The Wrong Vocabulary?

One of the recurring themes within this blog, and some of the writings and papers it has reported on, is the inexactitude of many of the terms and concepts that we use in discussing retail change. Going beyond that, I have also sometimes mused on the ‘right’ questions to ask about retail change, high streets and town centres.

I was therefore very grateful to the Marketing and Retail Management Group at the University of Surrey for an invitation to present a seminar on high streets; one I duly took up  last week. The audience can make up their own minds about what I said, but I certainly welcomed the chance to think about some of the issues.

The presentation itself, entitled ‘Where Are You From: On high streets and town centres’ is available for anyone to download in overhead form here. There is also the full  video presentation (lasting an hour or so) available via Surrey (though that is purely for any insomniacs).

 

So, to save you the pain of listening to my presentation, what were my main themes?

The first was a reflection on the way in which high streets and town centres have become synonymous, to the detriment of debate and analysis. We don’t just have a high street/retail problem, but a problem about places and we won’t solve the latter by only addressing the former.

Secondly, I pointed to the differences between the Fraser Review in Scotland and other reports (Portas/Grimsey) and in the various Government responses and actions. The wider, societal, community Scottish approach is to be welcomed in my view and does attempt to address the wider issues.

Thirdly, and returning to retail itself, we discussed the vocabulary we use, such as vacancy and indeed town centre. Simple concepts need to be examined thoroughly and consistently and we need to define our language and become more certain over what we mean. In our work with the LDC – and especially now our PhD student is in place and beginning work – we are seeking the new measures needed and building new consistent concepts for consideration and analysis.

Finally, I discussed some of our work at Stirling and focused on two aspects. First the effort in projects such as Understanding Scottish Places, which is opening up data on a national level allowing consistent comparison and understanding of Scotland’s 479 towns. It is going to be a massive first step, but going beyond that with further data will add even more value. Secondly, the work we have set out in Stirling over many years is now coming to some fruition. For over 15 years we have been building some longitudinal data bases on aspects of retail and consumer change and are now in position to fully exploit these. This work, a long time in gestation, seems to me to offer superior potential to one-off snapshot style attempts to focus on change.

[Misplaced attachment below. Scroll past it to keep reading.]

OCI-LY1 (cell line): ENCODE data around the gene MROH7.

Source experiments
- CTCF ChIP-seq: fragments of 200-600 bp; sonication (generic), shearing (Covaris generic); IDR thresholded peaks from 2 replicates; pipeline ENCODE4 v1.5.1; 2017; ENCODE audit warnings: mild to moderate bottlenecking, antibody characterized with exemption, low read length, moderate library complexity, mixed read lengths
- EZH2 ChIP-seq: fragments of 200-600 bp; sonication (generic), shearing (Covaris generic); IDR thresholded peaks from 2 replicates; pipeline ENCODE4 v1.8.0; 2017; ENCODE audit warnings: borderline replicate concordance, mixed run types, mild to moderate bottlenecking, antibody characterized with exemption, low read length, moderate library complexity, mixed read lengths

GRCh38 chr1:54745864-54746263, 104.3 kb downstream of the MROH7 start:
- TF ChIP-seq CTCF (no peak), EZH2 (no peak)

Overlaying all of this was my main theme: people relate to places (towns) and not high streets alone and to understand the place of the high street we have to understand its context, situation and relationships.

Anyhow, thanks to Surrey for the invitation and for listening and engaging.

About Leigh Sparks

I am Professor of Retail Studies at the Institute for Retail Studies, University of Stirling, where I research and teach aspects of retailing and retail supply chains, alongside various colleagues.
This entry was posted in Academics, Bill Grimsey, Community, ESRC, High Streets, Local Data Company, Mary Portas, PhD, Places, Scotland's Town and High Streets, Town Centre Review, Town Centres, Towns, Vacancies and tagged , , , , , , , , , . Bookmark the permalink.

One Response to The Wrong Vocabulary?

  1. johnwelbeck says:

    hear, hear. I have argued this until I am blue in the face. Part of the problem is the ironical hijacking of the term ‘high street’ by those very businesses that abjured that particular realm for the comparatively inexpensive and accessible out of town big boxes. There are very few of the High Street retail brands that have any rights to that title any longer.

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